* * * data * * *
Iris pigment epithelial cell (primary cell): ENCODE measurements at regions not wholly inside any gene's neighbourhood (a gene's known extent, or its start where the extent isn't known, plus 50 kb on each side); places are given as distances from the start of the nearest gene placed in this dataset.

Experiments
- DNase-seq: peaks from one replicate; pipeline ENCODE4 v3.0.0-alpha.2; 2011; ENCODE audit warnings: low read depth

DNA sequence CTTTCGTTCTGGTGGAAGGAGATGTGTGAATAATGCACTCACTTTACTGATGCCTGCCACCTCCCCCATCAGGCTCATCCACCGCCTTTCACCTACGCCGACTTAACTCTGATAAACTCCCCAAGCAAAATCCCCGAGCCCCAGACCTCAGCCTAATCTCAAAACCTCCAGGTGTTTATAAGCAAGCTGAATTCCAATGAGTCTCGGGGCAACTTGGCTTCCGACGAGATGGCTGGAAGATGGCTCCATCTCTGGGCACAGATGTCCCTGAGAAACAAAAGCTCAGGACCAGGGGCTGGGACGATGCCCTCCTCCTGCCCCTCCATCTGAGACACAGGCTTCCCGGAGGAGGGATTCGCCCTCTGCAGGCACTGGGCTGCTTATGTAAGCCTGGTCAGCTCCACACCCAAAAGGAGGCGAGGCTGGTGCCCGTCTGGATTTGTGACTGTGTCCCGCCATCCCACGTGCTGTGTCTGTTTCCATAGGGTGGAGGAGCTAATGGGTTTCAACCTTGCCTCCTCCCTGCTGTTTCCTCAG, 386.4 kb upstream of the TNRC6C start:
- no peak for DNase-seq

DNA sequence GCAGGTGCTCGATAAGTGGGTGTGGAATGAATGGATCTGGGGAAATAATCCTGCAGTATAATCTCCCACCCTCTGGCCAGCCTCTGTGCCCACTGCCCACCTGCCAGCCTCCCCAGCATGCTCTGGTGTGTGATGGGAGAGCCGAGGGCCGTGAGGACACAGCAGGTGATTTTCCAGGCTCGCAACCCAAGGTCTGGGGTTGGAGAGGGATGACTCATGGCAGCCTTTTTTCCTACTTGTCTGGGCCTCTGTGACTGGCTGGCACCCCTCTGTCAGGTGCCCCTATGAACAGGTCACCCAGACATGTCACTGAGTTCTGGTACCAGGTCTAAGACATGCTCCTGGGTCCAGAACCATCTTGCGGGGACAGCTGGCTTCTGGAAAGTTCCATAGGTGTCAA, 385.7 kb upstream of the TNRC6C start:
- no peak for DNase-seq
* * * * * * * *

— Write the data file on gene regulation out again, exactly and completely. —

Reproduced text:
Iris pigment epithelial cell (primary cell): ENCODE measurements at regions not wholly inside any gene's neighbourhood (a gene's known extent, or its start where the extent isn't known, plus 50 kb on each side); places are given as distances from the start of the nearest gene placed in this dataset.

Experiments
- DNase-seq: peaks from one replicate; pipeline ENCODE4 v3.0.0-alpha.2; 2011; ENCODE audit warnings: low read depth

DNA sequence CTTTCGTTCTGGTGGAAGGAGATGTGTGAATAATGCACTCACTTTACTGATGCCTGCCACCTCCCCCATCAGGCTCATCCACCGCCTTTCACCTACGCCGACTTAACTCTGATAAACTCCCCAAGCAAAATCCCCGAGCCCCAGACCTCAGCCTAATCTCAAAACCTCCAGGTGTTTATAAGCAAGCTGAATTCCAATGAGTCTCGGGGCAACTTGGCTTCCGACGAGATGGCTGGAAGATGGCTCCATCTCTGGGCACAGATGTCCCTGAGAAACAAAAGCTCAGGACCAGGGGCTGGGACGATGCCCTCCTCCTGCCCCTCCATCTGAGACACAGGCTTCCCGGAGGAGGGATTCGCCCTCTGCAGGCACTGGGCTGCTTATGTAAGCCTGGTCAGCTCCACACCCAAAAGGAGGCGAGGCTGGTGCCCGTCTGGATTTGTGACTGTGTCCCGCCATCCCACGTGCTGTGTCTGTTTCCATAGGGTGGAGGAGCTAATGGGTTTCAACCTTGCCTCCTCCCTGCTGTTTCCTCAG, 386.4 kb upstream of the TNRC6C start:
- no peak for DNase-seq

DNA sequence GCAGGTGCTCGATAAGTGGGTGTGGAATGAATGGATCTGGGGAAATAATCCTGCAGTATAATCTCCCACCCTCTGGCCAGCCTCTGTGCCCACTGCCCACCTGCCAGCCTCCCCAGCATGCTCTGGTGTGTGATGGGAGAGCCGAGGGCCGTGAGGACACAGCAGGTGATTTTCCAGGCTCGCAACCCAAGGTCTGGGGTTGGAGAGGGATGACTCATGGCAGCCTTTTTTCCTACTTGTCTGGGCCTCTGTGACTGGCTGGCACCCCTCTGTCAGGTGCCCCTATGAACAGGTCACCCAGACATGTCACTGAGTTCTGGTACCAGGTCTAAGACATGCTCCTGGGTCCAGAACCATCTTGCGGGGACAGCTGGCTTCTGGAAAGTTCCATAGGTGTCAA, 385.7 kb upstream of the TNRC6C start:
- no peak for DNase-seq